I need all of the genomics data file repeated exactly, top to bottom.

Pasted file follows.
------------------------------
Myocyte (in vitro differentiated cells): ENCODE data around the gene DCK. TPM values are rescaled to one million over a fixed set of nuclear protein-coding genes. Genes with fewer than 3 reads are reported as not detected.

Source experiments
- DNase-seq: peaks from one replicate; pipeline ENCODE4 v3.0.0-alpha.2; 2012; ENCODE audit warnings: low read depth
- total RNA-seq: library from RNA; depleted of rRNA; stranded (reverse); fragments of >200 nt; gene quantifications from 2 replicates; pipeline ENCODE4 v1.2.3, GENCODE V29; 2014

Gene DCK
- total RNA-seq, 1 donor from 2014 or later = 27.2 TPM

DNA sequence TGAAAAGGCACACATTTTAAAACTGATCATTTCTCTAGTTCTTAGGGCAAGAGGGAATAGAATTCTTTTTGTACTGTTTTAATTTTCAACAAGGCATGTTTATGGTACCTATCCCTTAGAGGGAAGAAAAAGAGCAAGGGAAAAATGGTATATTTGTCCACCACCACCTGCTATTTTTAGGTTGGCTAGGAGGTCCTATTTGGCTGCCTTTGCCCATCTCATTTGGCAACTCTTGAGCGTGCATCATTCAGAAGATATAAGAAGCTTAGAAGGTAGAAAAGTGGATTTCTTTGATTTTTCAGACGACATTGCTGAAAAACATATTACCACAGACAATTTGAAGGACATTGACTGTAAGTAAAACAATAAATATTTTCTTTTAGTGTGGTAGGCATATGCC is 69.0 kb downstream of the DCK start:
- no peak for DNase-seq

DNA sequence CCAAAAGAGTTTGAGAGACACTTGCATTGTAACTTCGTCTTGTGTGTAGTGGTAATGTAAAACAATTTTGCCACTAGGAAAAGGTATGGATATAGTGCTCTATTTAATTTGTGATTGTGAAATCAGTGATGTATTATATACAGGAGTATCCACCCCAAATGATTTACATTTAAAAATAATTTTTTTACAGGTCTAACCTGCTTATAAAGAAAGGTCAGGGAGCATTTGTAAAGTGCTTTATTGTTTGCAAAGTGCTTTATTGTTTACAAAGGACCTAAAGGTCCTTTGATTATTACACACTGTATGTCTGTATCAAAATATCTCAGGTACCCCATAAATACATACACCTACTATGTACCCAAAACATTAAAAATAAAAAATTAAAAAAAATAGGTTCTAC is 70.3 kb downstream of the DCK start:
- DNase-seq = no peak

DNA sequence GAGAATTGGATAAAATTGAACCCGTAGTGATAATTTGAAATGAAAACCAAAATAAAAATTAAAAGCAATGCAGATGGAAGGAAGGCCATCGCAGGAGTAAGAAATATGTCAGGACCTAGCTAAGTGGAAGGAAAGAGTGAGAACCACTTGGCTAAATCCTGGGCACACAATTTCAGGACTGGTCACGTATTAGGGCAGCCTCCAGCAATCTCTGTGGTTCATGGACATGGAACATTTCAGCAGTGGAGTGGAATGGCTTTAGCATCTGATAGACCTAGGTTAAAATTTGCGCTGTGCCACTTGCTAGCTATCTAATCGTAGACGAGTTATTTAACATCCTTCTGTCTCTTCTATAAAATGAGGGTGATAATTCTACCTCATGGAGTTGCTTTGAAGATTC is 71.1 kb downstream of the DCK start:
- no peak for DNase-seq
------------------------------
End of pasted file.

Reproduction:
Myocyte (in vitro differentiated cells): ENCODE data around the gene DCK. TPM values are rescaled to one million over a fixed set of nuclear protein-coding genes. Genes with fewer than 3 reads are reported as not detected.

Source experiments
- DNase-seq: peaks from one replicate; pipeline ENCODE4 v3.0.0-alpha.2; 2012; ENCODE audit warnings: low read depth
- total RNA-seq: library from RNA; depleted of rRNA; stranded (reverse); fragments of >200 nt; gene quantifications from 2 replicates; pipeline ENCODE4 v1.2.3, GENCODE V29; 2014

Gene DCK
- total RNA-seq, 1 donor from 2014 or later = 27.2 TPM

DNA sequence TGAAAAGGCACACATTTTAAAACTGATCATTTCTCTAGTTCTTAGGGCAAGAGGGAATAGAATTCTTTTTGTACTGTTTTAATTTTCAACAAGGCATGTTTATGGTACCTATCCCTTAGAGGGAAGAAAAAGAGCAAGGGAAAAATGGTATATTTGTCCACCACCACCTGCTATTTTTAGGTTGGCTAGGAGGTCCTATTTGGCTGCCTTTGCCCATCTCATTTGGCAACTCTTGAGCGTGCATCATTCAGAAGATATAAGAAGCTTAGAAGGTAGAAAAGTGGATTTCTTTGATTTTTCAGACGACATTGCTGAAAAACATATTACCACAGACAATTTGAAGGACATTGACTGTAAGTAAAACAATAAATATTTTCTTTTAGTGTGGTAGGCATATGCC is 69.0 kb downstream of the DCK start:
- no peak for DNase-seq

DNA sequence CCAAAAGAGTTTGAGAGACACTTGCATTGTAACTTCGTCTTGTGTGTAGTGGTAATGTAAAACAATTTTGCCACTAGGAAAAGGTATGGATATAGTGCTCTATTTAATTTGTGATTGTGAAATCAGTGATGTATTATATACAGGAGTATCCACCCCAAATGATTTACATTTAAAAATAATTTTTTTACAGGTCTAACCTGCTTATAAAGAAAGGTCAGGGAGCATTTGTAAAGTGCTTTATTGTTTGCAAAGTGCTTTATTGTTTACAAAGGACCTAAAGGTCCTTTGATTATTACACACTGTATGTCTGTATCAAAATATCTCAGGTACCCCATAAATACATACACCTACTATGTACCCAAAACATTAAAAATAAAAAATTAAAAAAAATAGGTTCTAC is 70.3 kb downstream of the DCK start:
- DNase-seq = no peak

DNA sequence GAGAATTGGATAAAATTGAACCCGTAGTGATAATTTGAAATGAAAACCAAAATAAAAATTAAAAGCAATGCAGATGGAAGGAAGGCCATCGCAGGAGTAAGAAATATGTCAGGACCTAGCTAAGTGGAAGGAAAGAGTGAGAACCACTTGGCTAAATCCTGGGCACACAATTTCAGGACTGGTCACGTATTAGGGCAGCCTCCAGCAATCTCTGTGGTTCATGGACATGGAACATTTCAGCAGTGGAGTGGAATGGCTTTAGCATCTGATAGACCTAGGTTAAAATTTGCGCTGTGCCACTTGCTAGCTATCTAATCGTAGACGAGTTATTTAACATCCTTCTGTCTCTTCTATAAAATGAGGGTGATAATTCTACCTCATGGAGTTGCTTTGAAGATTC is 71.1 kb downstream of the DCK start:
- no peak for DNase-seq